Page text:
I tried looking around but I'm a bit confused. I found several calculators to help find the right resistor for an LED but I'm not sure of what to input as the -Source voltage -diode forward voltage -diode forward current

I'm assuming the Source voltage would be 5 since thats what we brought it down to from the 9V battery.

Then I found this:

Voltage drop is usually 1.9~2.1V for AlGaInP, 3.1~3.5 for InGaN and 1.2V for Infrared. Current is usualy 20mA, for UFO LEDs current is: 30mA for InGaN and 50mA for AlGaInP. Supply Voltage - depends what you have at disposal. Usuall is 6V or 12V source.

So I input this into the calculator: Source voltage: 5V Diode Forward Voltage: 2(because of: Voltage drop is usually 1.9~2.1V) Diode forward current: 20(again: Current is usualy 20mA)

And it recommended "a 1/2W or greater 390 ohm resistor".

Would this be correct?

October 31, 2010
by Eddie
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Okay I guess I need to look at an LED's data sheet to find out its forward voltage and current rating. But for now what would these numbers be with the resistors that came with the kit?

October 31, 2010
by Eddie
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Sorry with the *LEDs that came with the kit?

October 31, 2010
by Rick_S
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The resistance you came up with would be fine... Honestly, I often just go with 1k resistors because I have a bunch on hand and the LED's are plenty bright with them. 1/2 watt is way overkill. The formula for power is P(Watts)=I(current)*V(voltage) so in this situation, say you did have 5V driving your circuit with a full 20mA (.02A) your wattage use would be 5*.02 or .1W In reality, I'd probably run the LED between 15 - 17mA and that drops the power even more. You could use a 1/8W - 1/4W with no problems.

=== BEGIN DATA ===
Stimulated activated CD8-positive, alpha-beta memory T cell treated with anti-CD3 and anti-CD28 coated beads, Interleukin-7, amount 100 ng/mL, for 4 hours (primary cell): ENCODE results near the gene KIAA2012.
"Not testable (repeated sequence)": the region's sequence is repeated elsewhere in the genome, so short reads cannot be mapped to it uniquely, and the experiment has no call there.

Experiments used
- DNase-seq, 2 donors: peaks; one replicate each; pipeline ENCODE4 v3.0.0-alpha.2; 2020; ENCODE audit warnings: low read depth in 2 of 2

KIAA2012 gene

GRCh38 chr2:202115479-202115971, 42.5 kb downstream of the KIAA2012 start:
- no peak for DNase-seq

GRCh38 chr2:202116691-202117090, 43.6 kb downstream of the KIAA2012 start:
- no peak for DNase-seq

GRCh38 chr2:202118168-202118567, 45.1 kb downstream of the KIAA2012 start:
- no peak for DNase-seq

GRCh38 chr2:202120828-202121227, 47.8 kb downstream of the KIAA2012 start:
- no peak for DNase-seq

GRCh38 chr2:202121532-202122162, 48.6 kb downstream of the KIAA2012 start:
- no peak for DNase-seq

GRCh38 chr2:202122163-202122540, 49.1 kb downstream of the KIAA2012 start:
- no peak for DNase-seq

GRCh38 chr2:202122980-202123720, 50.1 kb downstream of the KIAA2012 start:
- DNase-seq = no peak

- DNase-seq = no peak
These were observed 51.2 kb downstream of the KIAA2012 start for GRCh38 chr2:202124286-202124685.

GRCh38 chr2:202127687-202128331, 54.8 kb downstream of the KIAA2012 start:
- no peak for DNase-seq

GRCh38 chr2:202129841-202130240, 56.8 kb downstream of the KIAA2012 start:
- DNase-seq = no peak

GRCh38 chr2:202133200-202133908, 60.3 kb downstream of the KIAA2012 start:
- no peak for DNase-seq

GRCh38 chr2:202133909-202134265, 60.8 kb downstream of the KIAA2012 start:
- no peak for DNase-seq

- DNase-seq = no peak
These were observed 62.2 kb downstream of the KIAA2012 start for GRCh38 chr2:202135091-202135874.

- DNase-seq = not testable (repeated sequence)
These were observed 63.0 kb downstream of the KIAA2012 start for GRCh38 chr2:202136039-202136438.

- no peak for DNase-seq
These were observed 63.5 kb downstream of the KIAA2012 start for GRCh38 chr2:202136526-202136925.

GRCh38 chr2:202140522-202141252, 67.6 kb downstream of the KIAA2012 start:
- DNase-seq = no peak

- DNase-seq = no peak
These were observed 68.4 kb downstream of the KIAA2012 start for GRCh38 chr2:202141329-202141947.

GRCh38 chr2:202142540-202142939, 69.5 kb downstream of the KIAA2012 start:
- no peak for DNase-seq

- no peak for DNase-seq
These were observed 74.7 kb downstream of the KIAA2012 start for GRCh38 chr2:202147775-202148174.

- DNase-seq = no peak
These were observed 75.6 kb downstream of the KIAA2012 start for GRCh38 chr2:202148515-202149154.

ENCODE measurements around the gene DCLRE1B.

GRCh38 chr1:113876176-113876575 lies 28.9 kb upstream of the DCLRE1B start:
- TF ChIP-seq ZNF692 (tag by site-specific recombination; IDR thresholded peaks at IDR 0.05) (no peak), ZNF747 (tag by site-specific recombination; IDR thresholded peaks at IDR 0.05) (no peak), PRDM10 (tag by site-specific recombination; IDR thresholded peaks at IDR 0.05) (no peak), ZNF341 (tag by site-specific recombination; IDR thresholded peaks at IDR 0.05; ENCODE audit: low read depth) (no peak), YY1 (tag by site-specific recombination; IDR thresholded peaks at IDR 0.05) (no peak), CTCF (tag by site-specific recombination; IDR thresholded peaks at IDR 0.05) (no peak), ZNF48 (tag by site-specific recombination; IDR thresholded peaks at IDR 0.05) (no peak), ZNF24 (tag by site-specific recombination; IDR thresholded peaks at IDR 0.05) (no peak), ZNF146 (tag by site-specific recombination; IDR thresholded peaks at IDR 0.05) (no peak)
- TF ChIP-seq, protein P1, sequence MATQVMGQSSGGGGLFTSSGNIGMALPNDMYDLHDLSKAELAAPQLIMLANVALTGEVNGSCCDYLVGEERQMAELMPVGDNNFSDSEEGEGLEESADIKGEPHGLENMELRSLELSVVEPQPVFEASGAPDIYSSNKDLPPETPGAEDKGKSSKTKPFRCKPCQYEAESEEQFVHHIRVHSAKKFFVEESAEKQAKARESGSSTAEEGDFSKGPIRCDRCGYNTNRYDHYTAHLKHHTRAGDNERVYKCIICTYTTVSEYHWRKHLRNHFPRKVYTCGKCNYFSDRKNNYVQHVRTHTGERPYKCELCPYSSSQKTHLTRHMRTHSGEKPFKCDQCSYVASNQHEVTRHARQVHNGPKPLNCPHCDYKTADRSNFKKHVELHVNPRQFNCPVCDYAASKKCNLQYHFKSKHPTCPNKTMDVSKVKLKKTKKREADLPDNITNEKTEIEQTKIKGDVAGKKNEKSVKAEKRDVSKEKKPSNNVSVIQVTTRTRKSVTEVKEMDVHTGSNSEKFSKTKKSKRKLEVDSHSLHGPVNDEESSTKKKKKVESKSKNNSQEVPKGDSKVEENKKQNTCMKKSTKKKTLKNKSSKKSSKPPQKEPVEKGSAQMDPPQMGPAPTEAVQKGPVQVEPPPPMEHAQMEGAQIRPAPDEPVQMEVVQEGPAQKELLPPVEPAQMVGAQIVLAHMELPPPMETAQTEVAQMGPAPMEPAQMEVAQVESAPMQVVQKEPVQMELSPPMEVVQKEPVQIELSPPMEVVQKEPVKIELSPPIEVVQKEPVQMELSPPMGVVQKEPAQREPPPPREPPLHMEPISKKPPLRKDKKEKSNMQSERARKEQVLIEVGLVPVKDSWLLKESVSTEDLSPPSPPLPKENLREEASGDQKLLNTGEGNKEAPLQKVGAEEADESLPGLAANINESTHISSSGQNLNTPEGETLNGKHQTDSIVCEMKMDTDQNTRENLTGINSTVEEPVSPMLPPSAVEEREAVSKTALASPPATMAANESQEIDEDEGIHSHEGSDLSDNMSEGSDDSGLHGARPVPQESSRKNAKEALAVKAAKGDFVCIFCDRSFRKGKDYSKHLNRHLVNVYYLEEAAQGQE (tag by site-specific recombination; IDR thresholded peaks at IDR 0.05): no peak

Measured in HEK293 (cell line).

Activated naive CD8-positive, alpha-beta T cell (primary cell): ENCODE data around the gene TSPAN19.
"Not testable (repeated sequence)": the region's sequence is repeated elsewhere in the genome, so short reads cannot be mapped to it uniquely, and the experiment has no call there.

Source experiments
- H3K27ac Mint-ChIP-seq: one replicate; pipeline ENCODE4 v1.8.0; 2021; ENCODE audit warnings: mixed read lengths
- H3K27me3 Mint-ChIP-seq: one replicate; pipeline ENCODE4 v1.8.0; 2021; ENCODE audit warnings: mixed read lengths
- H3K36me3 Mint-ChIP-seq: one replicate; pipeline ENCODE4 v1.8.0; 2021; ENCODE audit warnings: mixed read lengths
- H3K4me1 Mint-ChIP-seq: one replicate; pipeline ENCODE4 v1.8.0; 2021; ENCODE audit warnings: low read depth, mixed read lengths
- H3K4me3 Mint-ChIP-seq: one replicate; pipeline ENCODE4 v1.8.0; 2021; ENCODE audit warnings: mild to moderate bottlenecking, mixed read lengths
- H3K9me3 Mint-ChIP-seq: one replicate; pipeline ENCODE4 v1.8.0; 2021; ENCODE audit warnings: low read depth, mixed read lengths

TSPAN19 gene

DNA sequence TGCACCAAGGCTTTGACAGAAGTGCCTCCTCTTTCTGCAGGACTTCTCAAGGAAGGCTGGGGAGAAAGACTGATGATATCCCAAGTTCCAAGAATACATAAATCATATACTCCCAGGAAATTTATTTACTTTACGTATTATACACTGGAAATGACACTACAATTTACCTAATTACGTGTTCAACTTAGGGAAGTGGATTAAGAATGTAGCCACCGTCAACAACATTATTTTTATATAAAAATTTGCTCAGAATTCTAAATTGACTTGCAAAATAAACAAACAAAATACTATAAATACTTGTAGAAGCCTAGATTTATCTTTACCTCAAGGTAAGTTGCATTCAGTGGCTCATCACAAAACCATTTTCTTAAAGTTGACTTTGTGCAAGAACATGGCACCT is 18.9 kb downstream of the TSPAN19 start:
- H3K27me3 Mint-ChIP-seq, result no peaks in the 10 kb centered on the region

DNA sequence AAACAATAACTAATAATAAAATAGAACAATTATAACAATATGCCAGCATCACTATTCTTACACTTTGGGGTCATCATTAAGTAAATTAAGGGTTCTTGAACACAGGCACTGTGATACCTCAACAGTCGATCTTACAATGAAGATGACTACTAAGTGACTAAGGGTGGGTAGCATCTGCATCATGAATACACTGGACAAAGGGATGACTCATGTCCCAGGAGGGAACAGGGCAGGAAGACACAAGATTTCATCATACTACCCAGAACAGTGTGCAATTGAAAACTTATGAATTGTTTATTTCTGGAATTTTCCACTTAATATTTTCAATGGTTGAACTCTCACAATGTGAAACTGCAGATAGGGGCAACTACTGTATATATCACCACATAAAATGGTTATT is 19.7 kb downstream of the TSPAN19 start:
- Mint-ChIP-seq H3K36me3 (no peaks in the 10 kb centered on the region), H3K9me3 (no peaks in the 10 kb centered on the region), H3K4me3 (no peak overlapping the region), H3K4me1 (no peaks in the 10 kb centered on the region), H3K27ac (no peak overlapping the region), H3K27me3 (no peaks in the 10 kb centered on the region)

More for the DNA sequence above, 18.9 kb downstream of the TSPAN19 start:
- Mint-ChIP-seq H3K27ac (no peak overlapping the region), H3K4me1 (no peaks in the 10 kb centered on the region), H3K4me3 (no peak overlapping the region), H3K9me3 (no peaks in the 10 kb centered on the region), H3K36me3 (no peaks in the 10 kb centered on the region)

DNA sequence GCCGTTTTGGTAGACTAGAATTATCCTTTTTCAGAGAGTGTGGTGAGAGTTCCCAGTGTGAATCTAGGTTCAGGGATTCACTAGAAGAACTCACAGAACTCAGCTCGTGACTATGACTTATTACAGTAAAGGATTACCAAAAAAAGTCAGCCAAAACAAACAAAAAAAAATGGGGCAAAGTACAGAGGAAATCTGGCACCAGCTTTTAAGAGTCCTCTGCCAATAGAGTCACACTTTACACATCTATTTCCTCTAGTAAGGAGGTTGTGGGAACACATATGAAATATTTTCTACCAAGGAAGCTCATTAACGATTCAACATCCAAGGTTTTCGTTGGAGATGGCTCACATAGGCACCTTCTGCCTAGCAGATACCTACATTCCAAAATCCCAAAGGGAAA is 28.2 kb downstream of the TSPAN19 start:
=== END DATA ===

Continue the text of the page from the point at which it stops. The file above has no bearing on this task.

Rick

November 01, 2010
by bretm
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The guide does show an example using an LED without a limiting resistor, but this is a bad idea and should only be done if using battery power. The example should be changed.

If you do this using a lab bench supply or wall-wart or some other higher-powered supply, you'll observe far too much current going through that pin, well over the limits listed in the datasheet. When it tried this it even changed the timing of the blink program. The chip was clearly under the weather.

November 04, 2010
by hapshetsut
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I notice that this thread is probably stale by now, but i had a thought.

If you're sure that everything is configured correctly in the code, and you're wiring is good, I would then suggest getting a multimeter out and looking at the voltage output of the pin. if you see that there is no voltage at PC4 high, then it's probably just bad, but if you see something weird, like an output 'high' that can't drive enough current to light an LED, you might just have a damaged (but not ruined) pin, so you could try running the output to a transistor switch, if you wanted to salvage it. If you just want to be done with it, I'd gladly take it off your hands :).

Another (possibly irrelevant) question: Does it work as an input pin? I just hate to see a decent MCU go unused.